“I have few reasons why I think The Philippines is still poor and these are just my observation with you Filipinos. After 26 years of living here in the Kingdom, I have met different kinds of Filipinos and with that; I can tell why Philippines is still poor.”

Here’s what he told me.

Filipinos don’t save. According to him, he has many Filipino friends, they’re really good and really nice people but one bad thing with Filipinos is that, they don’t save. He wonders why his Filipino friends always run out of money a week before their salary and every time he asks where his money is, his Filipino friends will answer him that all the money were sent to the Philippines and that are still not enough for their family and that leads to his second reason.

Filipinos have terrible spending habit. Mohammed gave me an example in relation to this. He told me that if Mohammed an Indian guy and a Filipino guy will be standing and surveying in one store or stall that is selling jewelry, and if the sales man is an Indian guy, he is pretty sure that the Indian salesman’s attention will be given to the Filipino guy. Why? Because that Filipino guy will buy if he really wants it no matter how much the cost. But for him, Mohammed, he has to bargain and stretched the prize the lowest possible before he buys it. He also said that Filipino workers abroad should teach their family back in the Philippines on how to spend their money. All the money sent to the Philippines must not be spend and should save at least part of it. This will somehow help the economy and the family at the same time.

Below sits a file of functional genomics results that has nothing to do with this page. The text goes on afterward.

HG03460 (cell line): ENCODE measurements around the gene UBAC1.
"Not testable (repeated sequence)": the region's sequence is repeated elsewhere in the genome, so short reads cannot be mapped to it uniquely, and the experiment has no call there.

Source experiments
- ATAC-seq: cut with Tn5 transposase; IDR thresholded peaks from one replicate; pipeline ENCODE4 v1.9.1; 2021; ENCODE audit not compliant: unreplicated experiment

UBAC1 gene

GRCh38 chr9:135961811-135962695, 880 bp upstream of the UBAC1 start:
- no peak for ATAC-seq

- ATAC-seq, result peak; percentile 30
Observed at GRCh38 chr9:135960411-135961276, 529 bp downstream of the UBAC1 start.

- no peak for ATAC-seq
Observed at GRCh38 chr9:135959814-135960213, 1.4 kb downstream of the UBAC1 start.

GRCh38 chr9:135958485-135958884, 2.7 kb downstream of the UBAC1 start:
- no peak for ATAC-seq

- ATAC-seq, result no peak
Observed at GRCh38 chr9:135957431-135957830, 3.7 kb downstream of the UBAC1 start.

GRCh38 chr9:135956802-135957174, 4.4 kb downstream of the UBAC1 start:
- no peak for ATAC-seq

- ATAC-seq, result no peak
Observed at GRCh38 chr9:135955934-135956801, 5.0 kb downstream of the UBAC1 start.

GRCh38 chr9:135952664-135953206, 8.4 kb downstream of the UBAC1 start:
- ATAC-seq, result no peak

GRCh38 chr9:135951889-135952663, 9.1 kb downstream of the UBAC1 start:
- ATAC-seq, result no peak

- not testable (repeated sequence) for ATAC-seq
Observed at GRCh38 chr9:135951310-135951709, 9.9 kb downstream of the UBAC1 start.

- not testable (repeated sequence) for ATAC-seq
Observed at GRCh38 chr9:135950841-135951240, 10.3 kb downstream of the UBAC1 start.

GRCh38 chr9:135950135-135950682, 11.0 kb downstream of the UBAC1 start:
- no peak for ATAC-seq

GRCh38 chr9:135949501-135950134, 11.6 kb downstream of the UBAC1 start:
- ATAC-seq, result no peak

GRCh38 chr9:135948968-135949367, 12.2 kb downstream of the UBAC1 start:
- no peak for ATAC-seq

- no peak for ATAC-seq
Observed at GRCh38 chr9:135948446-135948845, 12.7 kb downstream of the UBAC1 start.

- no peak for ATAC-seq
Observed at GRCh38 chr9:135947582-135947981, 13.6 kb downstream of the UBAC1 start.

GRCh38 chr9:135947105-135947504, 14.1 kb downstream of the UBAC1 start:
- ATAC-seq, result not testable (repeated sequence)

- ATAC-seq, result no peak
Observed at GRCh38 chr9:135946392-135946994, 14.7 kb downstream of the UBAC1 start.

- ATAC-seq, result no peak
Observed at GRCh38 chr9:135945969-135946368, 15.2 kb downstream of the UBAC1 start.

Filipinos are mostly eaten by pride. Most of the Filipinos as he observed are always concern with social status. This is as if Filipinos cannot live without it. Whenever there is something or material thing that could give them a sense of pride, they mostly do whatever it takes just to possess them and this would lead again to a terrible spending habit.

Filipinos are literate and educated but not clever nor wise. According to Mohammed, he knows numerous of Filipino professionals. Engineers, architects, nurses etc, but majorities of them aren’t smart enough on how to manage their own finances. He even compared these Filipino professionals to our Bangladeshi cleaner who, in four years of staying here in the Kingdom has been able to build his four-bedroom house in Bangladesh with earnings of 350 Saudi Riyals only.

While I was listening to him laying down his reasons why the Philippines is still poor, in his own perspective, it only boils down to one, and that is the attitude of the Filipinos towards money. Mohammed’s assessment and observation towards us Filipinos are very painful but who could say that he is wrong?

These are the things that he saw in us within his 26 years of his daily encounter with us. It always upsets us every time we hear unpleasant opinions from other nationalities, but do we really have to be upset? As the cliché phrase says, “reality bites” and indeed it is painful because they’re all true. Let us take this a challenge, let us prove that Mohammed, my Indian colleague is wrong with his observation.

PS: Fyi. The blog post above was published on July 17, 2011 on my blog – thefrugalofw.com